Minggu, 27 November 2011

Fighting fire with wires

There was controversy earlier this month when the German state of Bavaria has a Trojan - a malicious program in a digital camera to collect data in secret - to collect information on suspected criminals.

The R2D2 has been criticized for malware makers to initiate and potentially allow the software to capture images on the infected computer.
The German Minister of Justice called for a probe using national and state controversial software.
Ironically, the Trojan is considered to be sophisticated enough to defeat anti-virus software that would be able to infiltrate unsecured computers - something is probably not the expert computer users.
But it seems that there is a growing trend of the government offensive.
Digital software company confirmed the role of the program and also to sell to state and federal agencies in Switzerland, the Netherlands and Austria.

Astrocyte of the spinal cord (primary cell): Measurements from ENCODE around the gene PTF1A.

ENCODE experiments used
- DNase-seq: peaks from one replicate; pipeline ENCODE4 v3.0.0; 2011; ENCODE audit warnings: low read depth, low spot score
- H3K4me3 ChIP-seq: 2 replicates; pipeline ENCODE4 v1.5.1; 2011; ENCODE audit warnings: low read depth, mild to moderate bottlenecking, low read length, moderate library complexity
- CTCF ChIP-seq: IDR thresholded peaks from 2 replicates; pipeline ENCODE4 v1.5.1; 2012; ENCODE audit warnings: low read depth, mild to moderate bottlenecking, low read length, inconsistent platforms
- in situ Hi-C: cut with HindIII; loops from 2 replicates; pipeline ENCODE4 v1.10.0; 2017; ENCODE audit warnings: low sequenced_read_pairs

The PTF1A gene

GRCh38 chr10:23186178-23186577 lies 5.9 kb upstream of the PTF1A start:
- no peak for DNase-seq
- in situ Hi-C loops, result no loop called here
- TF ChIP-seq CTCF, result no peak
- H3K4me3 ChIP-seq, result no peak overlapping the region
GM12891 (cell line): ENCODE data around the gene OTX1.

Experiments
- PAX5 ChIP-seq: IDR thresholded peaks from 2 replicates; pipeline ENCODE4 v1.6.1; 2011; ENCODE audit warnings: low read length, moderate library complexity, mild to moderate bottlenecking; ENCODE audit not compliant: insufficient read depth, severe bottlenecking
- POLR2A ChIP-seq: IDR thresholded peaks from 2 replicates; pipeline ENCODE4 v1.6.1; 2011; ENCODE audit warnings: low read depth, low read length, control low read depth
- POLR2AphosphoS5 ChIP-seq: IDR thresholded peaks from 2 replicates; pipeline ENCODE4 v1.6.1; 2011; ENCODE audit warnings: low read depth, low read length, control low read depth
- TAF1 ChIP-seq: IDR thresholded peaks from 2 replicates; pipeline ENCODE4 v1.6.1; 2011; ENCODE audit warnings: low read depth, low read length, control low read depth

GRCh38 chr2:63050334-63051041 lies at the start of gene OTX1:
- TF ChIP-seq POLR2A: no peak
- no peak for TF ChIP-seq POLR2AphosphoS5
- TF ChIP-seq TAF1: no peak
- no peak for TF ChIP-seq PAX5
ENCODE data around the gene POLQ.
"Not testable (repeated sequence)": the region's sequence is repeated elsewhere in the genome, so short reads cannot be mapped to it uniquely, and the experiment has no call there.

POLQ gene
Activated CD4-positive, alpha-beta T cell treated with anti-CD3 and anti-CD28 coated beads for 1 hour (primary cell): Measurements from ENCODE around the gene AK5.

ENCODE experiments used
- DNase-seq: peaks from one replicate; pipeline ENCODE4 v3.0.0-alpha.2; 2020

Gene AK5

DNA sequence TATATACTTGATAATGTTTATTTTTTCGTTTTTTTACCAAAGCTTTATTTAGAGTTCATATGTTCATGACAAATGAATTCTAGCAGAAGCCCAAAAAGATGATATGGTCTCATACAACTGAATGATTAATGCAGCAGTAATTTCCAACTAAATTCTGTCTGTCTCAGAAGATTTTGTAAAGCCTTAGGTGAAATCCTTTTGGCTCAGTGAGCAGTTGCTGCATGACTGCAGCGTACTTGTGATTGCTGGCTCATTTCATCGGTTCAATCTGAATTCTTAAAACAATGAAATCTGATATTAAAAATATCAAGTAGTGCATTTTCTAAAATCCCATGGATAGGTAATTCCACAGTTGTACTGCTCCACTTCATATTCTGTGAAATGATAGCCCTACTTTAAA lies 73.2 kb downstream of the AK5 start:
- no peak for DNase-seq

But how far the authorities should come to look online?
In the UK, officials have not ruled anything like that.
"In terms of sensitivity surrounding the Trojans some, not something you particularly want to talk," said Lee Miles, director of the British agency on Cybercrime, the Soca.
"But if he is willing to work within a legal framework ... then we could use a tactic at our disposal to organized crime. "
Experts on Cybercrime Professor Peter Sommer of the London School of Economics, believes that the addition of software to the computer of a suspect may be illegal under current UK legislation.
And the introduction of new police powers is something that many will be collected with a fine tooth comb for his release has been proposed.
"We need to take care to take this path [of the use of new technologies] to exercise because of unintended consequences - is something that deserves careful consideration," said UK Minister for Crime Prevention James Brookshire and security.
"But we are very clear to have a sound legal framework for privacy and balancing capabilities of law enforcement to ensure that we are all protected."
As one speaker said at the conference, it seems that the police will always strive to maintain the right to freedom, then they are not a free-for-all.

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